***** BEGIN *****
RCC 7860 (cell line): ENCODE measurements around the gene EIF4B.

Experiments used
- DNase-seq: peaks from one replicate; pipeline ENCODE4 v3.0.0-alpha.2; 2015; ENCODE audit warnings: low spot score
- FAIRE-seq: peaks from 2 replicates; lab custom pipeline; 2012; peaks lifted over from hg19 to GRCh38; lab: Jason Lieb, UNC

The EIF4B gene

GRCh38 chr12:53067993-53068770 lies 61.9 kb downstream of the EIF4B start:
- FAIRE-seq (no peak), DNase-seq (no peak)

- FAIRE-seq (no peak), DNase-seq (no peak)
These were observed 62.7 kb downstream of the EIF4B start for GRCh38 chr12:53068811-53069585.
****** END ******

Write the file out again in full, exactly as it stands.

RCC 7860 (cell line): ENCODE measurements around the gene EIF4B.

Experiments used
- DNase-seq: peaks from one replicate; pipeline ENCODE4 v3.0.0-alpha.2; 2015; ENCODE audit warnings: low spot score
- FAIRE-seq: peaks from 2 replicates; lab custom pipeline; 2012; peaks lifted over from hg19 to GRCh38; lab: Jason Lieb, UNC

The EIF4B gene

GRCh38 chr12:53067993-53068770 lies 61.9 kb downstream of the EIF4B start:
- FAIRE-seq (no peak), DNase-seq (no peak)

- FAIRE-seq (no peak), DNase-seq (no peak)
These were observed 62.7 kb downstream of the EIF4B start for GRCh38 chr12:53068811-53069585.